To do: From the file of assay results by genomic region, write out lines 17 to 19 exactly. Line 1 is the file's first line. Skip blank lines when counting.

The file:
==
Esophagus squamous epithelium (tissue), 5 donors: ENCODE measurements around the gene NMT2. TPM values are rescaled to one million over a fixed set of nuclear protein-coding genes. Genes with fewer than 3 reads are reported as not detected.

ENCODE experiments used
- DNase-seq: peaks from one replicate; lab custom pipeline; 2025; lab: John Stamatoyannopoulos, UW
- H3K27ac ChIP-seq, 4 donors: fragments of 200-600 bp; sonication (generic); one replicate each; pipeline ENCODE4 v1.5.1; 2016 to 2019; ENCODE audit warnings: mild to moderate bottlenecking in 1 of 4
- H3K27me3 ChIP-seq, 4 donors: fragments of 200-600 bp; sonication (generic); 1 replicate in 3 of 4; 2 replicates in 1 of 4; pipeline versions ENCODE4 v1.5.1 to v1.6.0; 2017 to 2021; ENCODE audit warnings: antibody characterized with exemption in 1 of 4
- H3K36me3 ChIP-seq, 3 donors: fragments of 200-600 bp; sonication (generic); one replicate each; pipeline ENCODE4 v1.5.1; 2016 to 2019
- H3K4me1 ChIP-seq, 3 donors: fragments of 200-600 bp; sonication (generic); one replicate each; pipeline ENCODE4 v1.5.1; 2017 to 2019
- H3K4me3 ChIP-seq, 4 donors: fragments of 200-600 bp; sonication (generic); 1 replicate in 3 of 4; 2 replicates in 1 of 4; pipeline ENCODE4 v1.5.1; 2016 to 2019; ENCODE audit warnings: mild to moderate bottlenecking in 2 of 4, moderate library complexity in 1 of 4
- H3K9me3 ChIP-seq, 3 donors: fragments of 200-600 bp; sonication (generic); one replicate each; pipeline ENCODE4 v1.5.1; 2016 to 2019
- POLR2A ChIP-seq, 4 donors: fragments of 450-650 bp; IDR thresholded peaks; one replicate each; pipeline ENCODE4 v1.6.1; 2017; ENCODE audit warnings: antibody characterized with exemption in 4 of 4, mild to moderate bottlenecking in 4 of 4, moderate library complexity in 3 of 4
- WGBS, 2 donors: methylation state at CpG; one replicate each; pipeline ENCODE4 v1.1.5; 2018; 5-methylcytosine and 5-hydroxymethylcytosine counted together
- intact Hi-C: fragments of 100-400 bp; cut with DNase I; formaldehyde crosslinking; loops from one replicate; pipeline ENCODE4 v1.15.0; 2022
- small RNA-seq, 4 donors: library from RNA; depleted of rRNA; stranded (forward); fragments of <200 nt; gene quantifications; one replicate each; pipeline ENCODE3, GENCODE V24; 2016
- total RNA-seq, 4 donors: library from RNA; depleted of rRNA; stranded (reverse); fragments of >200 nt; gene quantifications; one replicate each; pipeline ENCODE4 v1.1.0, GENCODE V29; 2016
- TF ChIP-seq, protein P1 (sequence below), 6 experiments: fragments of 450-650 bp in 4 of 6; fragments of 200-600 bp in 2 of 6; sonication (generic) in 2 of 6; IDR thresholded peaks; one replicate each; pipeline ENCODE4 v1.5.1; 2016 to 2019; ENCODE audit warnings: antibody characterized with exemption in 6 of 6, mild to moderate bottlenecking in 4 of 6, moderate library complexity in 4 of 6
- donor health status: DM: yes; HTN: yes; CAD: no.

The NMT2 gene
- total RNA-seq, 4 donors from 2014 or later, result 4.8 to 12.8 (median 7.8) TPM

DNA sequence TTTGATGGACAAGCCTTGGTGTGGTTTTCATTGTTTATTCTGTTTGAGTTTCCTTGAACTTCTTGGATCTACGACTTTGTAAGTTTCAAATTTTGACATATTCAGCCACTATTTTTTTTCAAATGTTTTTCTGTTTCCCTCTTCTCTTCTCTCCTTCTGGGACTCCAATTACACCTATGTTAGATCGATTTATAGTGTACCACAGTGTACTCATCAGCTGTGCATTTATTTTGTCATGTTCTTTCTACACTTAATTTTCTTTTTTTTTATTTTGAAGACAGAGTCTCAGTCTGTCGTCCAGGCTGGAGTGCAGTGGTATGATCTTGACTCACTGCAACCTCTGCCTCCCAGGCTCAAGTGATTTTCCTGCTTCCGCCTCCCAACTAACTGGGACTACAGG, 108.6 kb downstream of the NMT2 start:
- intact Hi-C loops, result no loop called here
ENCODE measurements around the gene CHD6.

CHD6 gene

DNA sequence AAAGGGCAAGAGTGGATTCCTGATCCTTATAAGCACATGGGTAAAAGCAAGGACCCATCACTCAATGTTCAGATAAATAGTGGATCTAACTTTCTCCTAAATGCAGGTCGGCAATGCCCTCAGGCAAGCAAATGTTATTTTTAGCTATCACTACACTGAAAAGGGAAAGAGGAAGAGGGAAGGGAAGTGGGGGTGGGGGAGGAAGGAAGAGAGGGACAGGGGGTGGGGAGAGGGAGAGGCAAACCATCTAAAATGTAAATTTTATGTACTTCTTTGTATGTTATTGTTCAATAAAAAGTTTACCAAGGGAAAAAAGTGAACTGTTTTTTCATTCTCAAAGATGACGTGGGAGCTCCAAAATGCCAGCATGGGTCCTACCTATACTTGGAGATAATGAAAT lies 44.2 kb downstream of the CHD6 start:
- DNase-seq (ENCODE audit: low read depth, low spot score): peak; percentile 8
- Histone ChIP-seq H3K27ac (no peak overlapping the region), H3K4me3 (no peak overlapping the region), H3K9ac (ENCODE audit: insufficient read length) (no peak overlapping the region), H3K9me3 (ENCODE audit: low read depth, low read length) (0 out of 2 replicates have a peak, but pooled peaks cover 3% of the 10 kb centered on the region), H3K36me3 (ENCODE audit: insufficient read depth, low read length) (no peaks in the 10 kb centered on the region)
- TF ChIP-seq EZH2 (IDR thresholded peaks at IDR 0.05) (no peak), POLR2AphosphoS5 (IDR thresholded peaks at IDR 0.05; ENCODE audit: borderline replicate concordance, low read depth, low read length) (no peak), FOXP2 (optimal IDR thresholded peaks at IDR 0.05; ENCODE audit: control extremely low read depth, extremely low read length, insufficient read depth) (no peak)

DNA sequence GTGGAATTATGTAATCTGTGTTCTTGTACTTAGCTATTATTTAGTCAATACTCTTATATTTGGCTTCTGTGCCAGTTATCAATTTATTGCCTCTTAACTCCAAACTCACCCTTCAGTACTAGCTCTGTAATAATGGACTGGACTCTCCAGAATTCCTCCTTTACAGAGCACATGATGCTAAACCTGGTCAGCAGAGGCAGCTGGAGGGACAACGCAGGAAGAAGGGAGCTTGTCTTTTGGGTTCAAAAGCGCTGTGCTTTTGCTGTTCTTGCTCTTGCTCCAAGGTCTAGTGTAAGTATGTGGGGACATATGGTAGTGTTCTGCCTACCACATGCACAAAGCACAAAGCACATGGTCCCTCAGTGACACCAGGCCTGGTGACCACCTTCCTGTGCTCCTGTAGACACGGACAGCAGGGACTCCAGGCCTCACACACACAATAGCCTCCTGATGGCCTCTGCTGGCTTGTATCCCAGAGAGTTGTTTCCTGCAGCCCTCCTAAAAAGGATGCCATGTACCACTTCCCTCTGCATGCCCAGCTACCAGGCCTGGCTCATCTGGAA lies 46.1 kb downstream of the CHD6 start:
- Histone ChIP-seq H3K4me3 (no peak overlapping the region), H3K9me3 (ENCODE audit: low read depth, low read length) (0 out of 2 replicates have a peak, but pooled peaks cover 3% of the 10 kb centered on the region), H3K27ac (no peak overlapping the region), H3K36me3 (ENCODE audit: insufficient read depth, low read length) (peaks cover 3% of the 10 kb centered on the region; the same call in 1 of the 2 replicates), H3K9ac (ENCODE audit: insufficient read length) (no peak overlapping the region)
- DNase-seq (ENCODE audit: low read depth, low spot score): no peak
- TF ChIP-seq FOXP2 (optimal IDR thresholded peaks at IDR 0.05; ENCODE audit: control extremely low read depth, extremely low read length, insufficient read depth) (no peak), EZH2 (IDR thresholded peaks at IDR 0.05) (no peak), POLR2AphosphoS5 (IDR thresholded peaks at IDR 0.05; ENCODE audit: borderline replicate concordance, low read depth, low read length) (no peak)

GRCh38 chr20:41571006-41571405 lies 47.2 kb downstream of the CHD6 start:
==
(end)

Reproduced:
The NMT2 gene
- total RNA-seq, 4 donors from 2014 or later, result 4.8 to 12.8 (median 7.8) TPM

DNA sequence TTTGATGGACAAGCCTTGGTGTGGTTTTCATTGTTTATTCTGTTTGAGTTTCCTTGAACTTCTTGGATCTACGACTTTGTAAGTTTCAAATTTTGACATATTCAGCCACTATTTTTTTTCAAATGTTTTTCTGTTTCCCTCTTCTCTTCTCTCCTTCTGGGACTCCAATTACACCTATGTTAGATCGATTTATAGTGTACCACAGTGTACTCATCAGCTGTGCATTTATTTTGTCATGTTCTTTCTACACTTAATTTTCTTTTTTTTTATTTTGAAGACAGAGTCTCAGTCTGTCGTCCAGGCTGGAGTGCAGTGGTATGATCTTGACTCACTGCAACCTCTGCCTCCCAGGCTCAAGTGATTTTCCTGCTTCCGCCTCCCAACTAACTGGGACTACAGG, 108.6 kb downstream of the NMT2 start: